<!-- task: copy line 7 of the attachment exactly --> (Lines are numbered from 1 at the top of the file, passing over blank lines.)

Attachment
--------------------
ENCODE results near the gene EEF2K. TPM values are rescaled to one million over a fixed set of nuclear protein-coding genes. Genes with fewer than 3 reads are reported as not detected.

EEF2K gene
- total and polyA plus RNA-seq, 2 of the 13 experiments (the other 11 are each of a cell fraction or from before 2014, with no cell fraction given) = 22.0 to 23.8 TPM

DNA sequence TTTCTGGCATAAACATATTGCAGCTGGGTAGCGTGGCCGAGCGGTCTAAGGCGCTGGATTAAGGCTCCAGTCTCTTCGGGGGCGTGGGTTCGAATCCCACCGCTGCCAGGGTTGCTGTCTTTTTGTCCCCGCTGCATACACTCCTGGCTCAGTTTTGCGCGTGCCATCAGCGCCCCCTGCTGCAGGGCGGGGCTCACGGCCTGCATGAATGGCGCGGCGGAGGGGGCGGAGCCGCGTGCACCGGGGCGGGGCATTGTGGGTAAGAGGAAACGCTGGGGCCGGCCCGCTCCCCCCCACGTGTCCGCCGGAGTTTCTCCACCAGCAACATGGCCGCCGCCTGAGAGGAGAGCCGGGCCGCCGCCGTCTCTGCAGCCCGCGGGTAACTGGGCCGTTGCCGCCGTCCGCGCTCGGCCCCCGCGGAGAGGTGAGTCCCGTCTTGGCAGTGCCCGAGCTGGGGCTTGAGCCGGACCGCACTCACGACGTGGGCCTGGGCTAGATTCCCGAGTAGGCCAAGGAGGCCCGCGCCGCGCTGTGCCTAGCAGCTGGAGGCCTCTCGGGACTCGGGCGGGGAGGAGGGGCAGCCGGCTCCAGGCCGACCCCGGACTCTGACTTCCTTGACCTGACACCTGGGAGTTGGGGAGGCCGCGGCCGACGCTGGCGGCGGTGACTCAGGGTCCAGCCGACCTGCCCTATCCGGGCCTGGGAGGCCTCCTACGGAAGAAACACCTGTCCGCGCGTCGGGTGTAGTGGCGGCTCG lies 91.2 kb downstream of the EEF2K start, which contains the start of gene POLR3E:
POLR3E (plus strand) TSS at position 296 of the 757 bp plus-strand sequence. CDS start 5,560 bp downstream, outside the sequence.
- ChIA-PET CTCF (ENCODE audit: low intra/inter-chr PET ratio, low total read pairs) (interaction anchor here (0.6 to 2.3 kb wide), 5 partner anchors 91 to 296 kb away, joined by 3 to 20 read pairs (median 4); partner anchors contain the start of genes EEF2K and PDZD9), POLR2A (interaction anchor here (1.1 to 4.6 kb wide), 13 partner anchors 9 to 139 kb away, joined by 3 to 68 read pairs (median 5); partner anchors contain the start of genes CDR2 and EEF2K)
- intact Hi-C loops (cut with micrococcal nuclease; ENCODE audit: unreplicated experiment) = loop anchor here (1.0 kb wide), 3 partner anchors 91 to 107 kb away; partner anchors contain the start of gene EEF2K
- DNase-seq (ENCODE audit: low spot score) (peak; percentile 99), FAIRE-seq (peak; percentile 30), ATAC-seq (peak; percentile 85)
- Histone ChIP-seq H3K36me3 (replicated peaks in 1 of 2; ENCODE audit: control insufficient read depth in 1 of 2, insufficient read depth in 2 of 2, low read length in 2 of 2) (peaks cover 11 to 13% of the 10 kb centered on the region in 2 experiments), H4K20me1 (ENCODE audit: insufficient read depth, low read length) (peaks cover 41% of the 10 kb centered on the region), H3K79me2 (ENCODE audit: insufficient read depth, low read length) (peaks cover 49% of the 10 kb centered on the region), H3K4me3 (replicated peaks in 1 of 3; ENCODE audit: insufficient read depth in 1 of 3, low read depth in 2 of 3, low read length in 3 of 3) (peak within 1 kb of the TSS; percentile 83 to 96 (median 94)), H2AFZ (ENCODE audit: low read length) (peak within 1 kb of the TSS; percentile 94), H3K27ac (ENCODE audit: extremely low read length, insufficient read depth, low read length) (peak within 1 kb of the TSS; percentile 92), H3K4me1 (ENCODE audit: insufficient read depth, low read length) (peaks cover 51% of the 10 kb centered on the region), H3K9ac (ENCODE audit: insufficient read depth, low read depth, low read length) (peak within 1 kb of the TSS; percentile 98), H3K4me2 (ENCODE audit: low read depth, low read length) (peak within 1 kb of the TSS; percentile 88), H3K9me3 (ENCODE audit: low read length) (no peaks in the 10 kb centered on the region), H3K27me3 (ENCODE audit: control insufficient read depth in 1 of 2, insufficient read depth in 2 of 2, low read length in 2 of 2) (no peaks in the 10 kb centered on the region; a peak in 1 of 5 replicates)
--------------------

- intact Hi-C loops (cut with micrococcal nuclease; ENCODE audit: unreplicated experiment) = loop anchor here (1.0 kb wide), 3 partner anchors 91 to 107 kb away; partner anchors contain the start of gene EEF2K